Dental care is no different than annual preventive vaccines/stool exams/physical exams.  We are recommending this level of health care because we know that it extends the vast majority of our beloved pets’ lives.  

Below are pictures depicting the 4 stages of Periodontal disease. Periodontal disease is a condition that affects the connective tissues around the tooth.  These structures are what quite literally holds the tooth in the jaw bone. Grade 1 is mild gingivitis, inflammation of the gingivae secondary to the plaque.  Antiseptic dental wipes can be beneficial at this stage IF performed daily. This stage is REVERSIBLE. Grade 2 is moderate gingivitis secondary to tartar. At home care will not remove tartar as it is securely fastened to the tooth.  Special dental tools/equipment are needed to remove tartar. This stage CAN be reversible with professional dental cleaning AND follow up diligent at home care. Grade 3 is severe gingivitis. Heavy tartar and cherry red gums are noted. Gingivae is now receding and roots of the tooth are becoming exposed.  The disease is NON-REVERSIBLE. Grade 4 is a severe periodontal disease. Multitudes of surgical extractions are indicated. Bacteria and infection are now running through your pet’s bloodstream and affecting other internal organs. This stage is NON-REVERSIBLE.

 Image compliments from www.pacificanimalhospital.com

#4: I don’t want to put my dog or cat under anesthesia for a dental cleaning.  Can’t we clean their teeth while they are awake?

I understand the concern clients face when the word “anesthesia” is mentioned.  Pet lovers are fearful of their seemingly normal critter not waking up from anesthesia for just a dental cleaning.  Truth be told, there is always a risk when anyone or anything is placed under anesthesia. There is a risk in ANYTHING that we do!  Think about it. Just placing your pet into a car for a ride to the vet or groomer or park puts that pet at risk. And honestly, that risk is MUCH higher than the risk of death under state-of-the-art anesthesia.  The risk of getting into a car accident and your pet being injured is more likely than death from anesthesia. You are wearing a seat belt (hopefully!) and your pet isn’t! Pets are commonly injured in simple rear-end accidents as they are projectiles during an impact.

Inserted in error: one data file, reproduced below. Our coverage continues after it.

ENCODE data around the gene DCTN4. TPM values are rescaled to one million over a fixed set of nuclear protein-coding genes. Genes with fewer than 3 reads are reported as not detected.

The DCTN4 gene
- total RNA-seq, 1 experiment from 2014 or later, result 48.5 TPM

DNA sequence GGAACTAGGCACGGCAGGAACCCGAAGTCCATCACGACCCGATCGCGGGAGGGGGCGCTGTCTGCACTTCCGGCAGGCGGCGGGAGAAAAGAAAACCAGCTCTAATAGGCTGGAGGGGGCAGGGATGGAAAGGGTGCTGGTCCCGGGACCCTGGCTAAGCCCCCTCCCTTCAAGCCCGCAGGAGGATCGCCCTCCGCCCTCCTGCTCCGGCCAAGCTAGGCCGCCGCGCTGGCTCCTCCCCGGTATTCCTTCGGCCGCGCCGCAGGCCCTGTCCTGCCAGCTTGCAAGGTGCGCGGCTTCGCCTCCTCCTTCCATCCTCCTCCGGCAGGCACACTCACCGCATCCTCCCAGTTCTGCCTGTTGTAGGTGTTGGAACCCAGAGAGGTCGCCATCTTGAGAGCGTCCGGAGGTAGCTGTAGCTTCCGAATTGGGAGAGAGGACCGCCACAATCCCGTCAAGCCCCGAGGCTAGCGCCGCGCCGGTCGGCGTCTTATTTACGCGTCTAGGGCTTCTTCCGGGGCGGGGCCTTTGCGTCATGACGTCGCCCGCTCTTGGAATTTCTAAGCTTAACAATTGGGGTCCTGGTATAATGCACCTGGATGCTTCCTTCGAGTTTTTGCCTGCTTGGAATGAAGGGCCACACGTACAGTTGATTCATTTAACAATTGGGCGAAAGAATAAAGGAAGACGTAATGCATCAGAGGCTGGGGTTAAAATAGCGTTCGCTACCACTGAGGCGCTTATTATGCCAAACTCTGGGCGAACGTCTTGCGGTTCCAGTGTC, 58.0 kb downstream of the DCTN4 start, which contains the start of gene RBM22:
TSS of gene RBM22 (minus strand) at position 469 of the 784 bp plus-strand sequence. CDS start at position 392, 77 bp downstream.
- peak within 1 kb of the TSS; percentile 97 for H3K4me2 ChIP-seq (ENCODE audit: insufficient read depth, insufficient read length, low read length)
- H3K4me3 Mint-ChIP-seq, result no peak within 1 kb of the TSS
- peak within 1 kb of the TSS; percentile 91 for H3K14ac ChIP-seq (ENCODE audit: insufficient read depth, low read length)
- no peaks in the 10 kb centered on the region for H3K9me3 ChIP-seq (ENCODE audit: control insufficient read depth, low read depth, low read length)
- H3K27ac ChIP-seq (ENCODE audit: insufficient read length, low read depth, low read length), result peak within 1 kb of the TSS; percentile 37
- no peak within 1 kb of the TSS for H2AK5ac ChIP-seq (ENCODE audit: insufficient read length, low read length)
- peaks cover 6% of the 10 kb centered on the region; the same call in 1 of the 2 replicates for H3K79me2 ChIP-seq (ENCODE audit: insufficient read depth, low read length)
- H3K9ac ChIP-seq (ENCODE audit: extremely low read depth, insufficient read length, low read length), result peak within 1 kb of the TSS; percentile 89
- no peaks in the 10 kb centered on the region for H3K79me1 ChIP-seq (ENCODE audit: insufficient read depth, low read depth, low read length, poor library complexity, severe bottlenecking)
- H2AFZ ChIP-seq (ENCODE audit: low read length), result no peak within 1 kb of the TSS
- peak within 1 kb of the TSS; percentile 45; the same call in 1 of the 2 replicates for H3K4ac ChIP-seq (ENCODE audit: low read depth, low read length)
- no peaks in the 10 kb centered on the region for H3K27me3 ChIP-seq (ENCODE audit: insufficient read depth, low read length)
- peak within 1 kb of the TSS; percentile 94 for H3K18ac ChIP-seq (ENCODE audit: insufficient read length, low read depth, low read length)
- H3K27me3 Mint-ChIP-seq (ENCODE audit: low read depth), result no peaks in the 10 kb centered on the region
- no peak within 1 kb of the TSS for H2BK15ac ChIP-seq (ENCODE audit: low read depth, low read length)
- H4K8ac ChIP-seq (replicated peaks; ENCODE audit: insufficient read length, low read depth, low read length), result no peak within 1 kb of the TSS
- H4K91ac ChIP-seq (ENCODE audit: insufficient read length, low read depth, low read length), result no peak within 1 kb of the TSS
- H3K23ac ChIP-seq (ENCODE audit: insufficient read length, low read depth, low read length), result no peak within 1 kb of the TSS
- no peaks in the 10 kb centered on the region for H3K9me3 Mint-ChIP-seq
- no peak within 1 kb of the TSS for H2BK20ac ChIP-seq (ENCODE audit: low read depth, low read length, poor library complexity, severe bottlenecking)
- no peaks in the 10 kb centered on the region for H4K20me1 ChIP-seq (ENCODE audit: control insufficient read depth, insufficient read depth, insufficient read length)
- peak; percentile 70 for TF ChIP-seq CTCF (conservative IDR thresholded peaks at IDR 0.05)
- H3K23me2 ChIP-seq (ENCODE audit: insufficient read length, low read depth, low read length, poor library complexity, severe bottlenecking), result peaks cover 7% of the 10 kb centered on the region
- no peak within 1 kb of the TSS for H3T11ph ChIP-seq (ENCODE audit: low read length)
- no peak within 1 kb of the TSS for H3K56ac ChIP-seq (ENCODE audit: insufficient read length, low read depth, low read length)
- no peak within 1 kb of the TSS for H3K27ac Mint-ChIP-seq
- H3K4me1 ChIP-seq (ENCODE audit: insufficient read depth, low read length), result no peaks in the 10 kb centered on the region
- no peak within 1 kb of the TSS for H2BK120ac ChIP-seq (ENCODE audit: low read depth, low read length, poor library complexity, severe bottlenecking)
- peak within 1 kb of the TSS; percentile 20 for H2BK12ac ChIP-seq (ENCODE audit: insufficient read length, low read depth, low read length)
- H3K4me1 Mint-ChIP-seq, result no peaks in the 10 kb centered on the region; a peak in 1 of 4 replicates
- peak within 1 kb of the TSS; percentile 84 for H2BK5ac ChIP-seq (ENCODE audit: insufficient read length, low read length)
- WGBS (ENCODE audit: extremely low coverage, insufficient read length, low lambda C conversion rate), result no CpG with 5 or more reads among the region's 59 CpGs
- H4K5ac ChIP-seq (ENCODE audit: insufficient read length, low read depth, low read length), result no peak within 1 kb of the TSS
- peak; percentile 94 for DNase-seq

With that all said, there are precautions taken prior to administering anesthesia to our beloved pets to ensure that they are healthy enough to undergo anesthesia.  Blood work is performed by the majority of veterinarians to access your pet’s organ function and blood cell counts. However, in advanced aged pets, chest x-rays and EKG are also considered prior to proceeding with anesthesia.  These tests help determine if your pet is in good health regardless of age and a good candidate for anesthesia.

I wish we could perform effective dental cleanings on our pets without the aid of anesthesia.  The reality is that we can not perform the level of cleaning necessary to provide a positive health benefit.  You may be able to pop some tartar caps off on an awake animal, however, you are not cleaning below the gum line where all the plaque and bacteria are housed.  Think about anesthesia-free dentals like washing your car with only a hose. It may look clean at first, but all the dirt/grim is still clinging to your car. Without soapy water, a cloth, and some elbow grease, you aren’t getting your car clean.  Teeth are no different!

Bottom line is that I hope you are now thinking about dental care a little differently than perhaps you were before reading this piece.  Go ahead and contact your trusted vet for a consultation on your pet’s oral health. I promise your pet will thank you for it!